“The NEC director is supposed to ensure there is a serious process for the president to make decisions after hearing the competing views of all relevant economic Cabinet members in a fair and coordinated way — as opposed to governing based on ad hoc information or who was the last person to whisper in their ear,” said Gene Sperling, who served in the role under both Clinton and Obama. “There is no question Trump would benefit from empowering that type of deliberative decision-making process in his White House.”

For more than 20 years, Cohn has run several Goldman Sachs’s businesses, including bond and commodities trading. Cohn built a reputation for a “no holds barred” approach at the bank, said Mike Mayo, a banking analyst with CLSA. “He tells it like how he sees it and should hold his own with blue-collar and white-collar people alike.”

In news interviews, Cohn has struck a moderate tone on controversial issues such as corporate tax inversion and deregulation. At a conference sponsored by the New York Times last year, he argued for keeping U.S. businesses onshore by creating a “really competitive environment.” He also appeared to take a softer stance on Trump’s campaign promises to roll back the sweeping financial reforms known as the Dodd-Frank Act that were instituted under Obama and reinstate a Depression-era law that separated commercial and investment banking.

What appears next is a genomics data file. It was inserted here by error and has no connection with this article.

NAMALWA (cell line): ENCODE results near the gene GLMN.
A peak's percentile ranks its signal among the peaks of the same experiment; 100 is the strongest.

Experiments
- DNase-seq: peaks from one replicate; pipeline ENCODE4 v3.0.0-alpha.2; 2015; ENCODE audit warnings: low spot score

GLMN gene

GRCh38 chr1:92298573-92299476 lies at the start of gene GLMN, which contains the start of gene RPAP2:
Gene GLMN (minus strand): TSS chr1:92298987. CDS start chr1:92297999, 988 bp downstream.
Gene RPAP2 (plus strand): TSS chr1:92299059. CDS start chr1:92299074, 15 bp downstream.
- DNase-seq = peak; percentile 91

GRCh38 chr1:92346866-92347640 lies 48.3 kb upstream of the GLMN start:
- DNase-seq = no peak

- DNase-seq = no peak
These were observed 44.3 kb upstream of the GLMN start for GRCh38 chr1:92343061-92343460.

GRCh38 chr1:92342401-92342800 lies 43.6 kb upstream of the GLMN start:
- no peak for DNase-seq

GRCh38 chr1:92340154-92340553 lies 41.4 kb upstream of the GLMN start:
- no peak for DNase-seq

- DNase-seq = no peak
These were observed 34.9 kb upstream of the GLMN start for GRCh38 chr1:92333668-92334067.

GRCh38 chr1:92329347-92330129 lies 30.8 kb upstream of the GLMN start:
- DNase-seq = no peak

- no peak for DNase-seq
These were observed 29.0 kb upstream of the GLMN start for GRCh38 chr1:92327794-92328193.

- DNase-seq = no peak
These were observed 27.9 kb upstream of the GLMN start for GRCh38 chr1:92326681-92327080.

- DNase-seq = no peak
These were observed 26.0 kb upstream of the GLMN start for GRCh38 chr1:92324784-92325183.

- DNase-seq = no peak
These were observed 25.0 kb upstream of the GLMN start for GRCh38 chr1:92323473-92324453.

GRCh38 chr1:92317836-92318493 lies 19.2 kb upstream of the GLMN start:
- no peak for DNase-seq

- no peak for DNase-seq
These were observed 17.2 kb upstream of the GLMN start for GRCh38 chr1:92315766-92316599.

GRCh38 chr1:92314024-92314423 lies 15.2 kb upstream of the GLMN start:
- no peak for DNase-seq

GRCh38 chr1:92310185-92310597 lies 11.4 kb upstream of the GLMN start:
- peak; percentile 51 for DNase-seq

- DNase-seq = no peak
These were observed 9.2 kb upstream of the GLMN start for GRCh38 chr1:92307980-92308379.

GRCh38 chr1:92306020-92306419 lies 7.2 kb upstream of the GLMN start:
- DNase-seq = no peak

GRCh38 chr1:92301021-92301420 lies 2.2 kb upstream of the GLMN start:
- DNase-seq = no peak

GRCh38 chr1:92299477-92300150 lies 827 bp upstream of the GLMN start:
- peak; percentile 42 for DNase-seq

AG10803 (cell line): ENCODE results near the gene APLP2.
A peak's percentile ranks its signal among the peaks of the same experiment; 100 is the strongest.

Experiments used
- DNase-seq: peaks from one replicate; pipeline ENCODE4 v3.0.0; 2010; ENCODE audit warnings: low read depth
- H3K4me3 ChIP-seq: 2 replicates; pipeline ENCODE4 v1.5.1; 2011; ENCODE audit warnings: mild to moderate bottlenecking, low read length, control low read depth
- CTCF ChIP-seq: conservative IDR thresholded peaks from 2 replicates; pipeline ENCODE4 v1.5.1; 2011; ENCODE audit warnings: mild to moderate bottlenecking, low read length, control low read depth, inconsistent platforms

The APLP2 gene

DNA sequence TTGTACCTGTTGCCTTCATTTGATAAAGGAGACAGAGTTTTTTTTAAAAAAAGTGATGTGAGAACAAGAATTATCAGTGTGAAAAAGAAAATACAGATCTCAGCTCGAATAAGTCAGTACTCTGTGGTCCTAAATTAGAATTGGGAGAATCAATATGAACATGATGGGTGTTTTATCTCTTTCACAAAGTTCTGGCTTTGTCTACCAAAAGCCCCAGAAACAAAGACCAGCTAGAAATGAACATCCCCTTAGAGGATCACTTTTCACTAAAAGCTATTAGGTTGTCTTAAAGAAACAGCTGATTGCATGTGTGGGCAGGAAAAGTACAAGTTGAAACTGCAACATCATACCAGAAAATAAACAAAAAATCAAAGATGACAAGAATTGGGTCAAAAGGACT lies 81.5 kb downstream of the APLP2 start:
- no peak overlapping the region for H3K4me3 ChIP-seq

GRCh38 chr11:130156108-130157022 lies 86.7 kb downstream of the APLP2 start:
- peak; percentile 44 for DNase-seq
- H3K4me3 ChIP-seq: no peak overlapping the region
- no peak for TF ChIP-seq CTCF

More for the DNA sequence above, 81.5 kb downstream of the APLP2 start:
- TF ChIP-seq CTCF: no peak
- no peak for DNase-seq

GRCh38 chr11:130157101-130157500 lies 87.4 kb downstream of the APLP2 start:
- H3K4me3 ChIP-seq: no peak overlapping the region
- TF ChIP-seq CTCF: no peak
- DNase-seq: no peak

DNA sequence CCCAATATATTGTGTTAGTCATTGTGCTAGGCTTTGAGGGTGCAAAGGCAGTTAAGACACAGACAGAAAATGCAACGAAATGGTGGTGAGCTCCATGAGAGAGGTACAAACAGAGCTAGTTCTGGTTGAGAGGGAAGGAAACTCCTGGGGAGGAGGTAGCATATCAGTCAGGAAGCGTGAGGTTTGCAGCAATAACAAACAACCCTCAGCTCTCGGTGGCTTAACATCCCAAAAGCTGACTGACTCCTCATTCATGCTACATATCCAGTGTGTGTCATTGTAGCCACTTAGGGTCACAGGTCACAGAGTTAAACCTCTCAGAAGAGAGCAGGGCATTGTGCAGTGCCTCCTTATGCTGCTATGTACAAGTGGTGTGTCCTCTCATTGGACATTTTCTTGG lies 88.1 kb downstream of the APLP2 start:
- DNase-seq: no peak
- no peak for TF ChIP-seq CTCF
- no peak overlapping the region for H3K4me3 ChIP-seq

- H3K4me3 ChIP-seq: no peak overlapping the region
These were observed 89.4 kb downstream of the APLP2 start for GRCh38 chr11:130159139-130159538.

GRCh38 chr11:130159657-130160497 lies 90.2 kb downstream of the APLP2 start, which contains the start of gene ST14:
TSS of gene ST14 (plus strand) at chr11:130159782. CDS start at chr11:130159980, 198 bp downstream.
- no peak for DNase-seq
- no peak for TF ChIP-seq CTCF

“I do think that part of the regulation we’ve gone through has inhibited our ability to transmit that capital,” Cohn told CNBC last month. “On the other hand, remember U.S. banks today are the strongest banks in the world. ... That’s a huge competitive advantage for U.S. banks, and I don’t want to lose that.”